7 easy ways to screw up your Google Analytics data

1. Don’t actively maintain your Exclude URL query parameters list

Google has this view setting as ‘optional’ but if you don’t set it up correctly and maintain it, then you can make a real mess of your data.
The setting tells GA whether to treat each value of the query string parameter as a separate URL (ie a separate page).
The rule of thumb is:

  • when the URL parameter determines which content is served (eg ?pageId=34), you want it treated as a separate URL and you leave it out of this setting
  • when the URL parameter is about something else an application needs (eg ?sessionID=798787), you do not want each variant treated as a new page, and so you put it in the box for Exclude URL Query Parameters

Getting this wrong can really mess with your reporting:

  • you can end up with one page being treated as thousands of separate pages, with the pageviews and other metrics split amongst them. This can be difficult, sometimes impossible, to piece back together in your reporting.
  • It can also run you up against the “(other)” problem: when there are too many different values to be presented on a report – say too many different URLs on the page report – GA will bundle some of them up and call them “(other)”, which is not informative. See https://support.google.com/analytics/answer/1009671?hl=en

One of the problems with this is that it’s usually developers who decide what URL parameters their page will use, and when they add or change parameters, they don’t naturally see the need to inform whoever is maintaining GA.

On larger sites, with many teams working on them, keeping up with new URL parameters can be a big problem.

How to manage this:

  • Process: Try to get the development processes set up so you (the GA person) knows about the query string parameters before they go live – ideally a list from the developers saying what each one does. Failing that, access to the development site so you can figure this out
  • Monitoring: keep an eye on query strings going into your data – check regularly for new ones that should not be there. One way to check is to go into the Behaviour|Site Content|All Pages report and filter for pages with a query string (contains ?)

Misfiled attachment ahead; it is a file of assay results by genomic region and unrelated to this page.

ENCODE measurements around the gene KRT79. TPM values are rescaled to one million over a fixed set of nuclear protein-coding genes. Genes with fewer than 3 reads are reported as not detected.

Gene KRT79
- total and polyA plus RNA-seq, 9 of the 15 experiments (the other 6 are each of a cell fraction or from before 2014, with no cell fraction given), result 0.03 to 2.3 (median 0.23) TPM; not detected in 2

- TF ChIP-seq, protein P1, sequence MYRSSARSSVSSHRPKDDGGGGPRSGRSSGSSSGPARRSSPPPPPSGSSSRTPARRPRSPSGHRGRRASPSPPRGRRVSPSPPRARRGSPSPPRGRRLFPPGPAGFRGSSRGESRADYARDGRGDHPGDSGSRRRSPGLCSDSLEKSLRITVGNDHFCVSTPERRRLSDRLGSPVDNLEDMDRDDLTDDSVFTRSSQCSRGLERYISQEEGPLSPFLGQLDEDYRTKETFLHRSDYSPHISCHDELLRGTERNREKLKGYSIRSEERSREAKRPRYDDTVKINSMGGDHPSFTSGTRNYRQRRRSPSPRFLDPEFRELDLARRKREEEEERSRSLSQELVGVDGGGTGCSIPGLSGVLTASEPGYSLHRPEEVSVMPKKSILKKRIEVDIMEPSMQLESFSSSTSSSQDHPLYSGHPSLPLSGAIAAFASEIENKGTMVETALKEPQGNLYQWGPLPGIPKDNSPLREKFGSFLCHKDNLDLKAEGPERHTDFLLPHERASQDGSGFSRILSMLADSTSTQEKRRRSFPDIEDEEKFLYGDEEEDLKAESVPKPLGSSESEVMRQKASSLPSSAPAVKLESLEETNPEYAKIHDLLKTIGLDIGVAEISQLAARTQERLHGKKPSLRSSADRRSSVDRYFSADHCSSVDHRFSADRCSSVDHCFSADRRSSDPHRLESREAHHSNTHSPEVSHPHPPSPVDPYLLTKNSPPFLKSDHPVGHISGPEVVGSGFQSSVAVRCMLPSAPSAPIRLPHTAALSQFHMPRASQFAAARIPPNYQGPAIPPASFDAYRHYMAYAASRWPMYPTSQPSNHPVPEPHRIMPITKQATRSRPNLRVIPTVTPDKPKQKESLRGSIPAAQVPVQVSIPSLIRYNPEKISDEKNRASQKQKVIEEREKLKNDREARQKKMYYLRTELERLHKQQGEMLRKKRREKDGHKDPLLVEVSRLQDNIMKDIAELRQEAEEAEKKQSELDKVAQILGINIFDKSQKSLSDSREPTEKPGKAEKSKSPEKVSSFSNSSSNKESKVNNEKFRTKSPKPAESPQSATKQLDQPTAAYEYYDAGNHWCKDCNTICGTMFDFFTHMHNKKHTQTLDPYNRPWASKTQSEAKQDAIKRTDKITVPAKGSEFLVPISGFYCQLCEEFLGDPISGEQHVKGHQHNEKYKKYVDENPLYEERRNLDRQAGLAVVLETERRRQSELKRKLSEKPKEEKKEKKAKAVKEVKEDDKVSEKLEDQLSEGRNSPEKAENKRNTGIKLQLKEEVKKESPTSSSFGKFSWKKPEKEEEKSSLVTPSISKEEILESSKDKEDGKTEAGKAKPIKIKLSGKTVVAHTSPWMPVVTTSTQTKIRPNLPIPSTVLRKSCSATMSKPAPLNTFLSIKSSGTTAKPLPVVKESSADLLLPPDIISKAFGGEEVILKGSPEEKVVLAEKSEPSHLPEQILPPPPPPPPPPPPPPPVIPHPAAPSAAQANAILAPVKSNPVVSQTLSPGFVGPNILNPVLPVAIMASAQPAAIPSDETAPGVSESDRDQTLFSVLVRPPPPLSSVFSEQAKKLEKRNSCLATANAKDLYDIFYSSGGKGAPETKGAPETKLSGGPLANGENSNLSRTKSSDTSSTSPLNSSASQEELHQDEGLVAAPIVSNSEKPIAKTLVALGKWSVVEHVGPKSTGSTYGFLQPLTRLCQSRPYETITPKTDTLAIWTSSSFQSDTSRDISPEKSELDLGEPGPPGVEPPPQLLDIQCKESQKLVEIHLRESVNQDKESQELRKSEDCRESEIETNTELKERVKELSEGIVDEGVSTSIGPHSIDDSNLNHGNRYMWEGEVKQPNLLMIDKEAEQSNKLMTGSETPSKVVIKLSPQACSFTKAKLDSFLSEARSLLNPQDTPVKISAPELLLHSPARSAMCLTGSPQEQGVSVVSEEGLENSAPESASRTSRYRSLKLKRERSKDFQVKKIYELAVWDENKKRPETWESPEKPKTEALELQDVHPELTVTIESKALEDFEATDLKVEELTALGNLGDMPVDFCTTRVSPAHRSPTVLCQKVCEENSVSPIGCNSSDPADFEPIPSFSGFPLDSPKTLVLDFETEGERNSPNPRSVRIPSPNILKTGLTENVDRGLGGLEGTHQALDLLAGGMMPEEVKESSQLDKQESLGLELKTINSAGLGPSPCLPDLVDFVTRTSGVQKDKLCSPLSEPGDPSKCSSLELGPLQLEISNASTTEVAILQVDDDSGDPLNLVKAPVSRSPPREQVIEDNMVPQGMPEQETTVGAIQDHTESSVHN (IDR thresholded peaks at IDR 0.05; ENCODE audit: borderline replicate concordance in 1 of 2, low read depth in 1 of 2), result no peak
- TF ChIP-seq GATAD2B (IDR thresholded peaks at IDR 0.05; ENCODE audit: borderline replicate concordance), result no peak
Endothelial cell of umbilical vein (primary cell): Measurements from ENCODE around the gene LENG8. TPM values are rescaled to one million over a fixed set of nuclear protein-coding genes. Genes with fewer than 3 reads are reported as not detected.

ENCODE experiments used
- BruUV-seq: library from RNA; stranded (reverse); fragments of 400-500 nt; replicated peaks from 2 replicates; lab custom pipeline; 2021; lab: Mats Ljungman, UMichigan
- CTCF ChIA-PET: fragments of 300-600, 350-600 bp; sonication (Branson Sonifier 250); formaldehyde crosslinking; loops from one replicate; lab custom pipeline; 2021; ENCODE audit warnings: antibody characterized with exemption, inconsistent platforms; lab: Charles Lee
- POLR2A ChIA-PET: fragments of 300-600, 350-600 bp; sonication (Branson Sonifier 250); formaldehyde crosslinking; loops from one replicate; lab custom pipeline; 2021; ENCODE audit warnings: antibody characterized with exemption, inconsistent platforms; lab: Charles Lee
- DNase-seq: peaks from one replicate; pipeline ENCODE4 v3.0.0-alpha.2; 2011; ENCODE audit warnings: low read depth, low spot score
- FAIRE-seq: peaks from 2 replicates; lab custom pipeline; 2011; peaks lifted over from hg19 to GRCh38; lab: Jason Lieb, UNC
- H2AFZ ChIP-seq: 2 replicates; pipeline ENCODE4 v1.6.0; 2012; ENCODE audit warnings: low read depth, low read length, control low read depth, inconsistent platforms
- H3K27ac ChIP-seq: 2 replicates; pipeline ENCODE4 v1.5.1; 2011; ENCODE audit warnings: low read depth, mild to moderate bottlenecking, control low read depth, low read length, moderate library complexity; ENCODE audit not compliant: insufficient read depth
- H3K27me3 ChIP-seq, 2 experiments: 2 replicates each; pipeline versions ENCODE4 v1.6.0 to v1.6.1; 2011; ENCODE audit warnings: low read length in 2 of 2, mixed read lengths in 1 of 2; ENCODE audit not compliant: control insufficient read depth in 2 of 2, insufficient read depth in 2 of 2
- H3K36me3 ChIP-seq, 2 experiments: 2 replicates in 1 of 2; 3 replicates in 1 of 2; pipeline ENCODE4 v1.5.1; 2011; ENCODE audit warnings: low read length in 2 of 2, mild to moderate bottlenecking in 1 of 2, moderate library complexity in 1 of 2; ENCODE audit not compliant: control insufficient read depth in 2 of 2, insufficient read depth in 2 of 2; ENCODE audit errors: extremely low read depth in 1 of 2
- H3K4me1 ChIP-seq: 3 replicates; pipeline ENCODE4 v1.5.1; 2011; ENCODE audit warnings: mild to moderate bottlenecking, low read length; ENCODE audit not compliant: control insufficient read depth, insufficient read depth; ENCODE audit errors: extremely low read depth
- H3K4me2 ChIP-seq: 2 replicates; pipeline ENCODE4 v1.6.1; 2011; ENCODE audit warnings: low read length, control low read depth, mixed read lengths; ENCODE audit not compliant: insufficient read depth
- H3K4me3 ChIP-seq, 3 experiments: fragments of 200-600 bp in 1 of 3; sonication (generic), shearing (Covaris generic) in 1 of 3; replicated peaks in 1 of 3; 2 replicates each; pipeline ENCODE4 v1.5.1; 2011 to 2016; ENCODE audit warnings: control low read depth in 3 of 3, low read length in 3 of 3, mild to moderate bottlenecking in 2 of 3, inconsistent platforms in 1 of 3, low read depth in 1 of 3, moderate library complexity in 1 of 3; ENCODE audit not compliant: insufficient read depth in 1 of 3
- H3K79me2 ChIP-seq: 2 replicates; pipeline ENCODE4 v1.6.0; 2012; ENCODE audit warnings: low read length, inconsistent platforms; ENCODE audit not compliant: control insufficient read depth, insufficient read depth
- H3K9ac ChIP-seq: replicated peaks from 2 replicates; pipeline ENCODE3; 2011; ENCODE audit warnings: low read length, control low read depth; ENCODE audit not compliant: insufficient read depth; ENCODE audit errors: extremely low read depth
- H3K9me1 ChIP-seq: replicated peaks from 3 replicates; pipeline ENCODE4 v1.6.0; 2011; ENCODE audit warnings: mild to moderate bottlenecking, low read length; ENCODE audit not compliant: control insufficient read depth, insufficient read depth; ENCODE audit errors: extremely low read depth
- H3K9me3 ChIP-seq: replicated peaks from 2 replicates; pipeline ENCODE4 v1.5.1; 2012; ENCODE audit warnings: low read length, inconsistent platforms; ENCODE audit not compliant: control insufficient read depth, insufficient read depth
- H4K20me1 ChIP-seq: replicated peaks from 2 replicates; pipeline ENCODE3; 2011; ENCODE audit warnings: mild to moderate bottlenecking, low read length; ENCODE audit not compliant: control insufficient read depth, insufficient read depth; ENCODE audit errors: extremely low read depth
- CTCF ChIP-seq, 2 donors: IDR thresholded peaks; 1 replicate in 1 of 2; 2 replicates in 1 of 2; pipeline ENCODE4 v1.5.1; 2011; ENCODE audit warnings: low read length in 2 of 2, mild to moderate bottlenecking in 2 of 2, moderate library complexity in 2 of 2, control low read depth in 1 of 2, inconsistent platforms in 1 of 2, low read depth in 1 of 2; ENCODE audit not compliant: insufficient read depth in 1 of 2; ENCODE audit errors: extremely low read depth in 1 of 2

Speaking of checking for query string parameters lookout for personally identifiable information in query strings
Capturing personal information into Google Analytics is against the terms of service – it can get your GA shut down (see https://support.google.com/analytics/answer/2795983?hl=en).

So, while I’m checking for query string parameters, I run a specific check for any email addresses that might be making it in there, by looking at the All Pages report with an advanced filter of page matches this regex \?.*@.+\..+

If anything shows up you need to deal with it urgently:

  • Add the parameter name to URL exclusions – for every view including your unfiltered view (you do have an unfiltered view?) Note that this is not a complete answer – this keeps the information out of your view, but this does not prevent it being sent to GA, which is required by the terms of service.
  • Ask the developers to stop passing personal information in query strings – there are lots of good reasons not to – this information typically ends up in server logs and is passed in the referrer header when requesting other resources the page uses. So, having it in the URL potentially exposes it to a lot of systems
  • If you are using GTM or another good tag manager, you can often stop these parameters by setting the location variable that the tag uses.

2. Don’t actively maintain referral exclusions

Some bits of GA setup you can set and forget. We used to think of referral exclusion as one of these – you just needed to add the domains of your own sites (where there was cross-domain tracking) and your payment gateway, and that was it, unless something changed.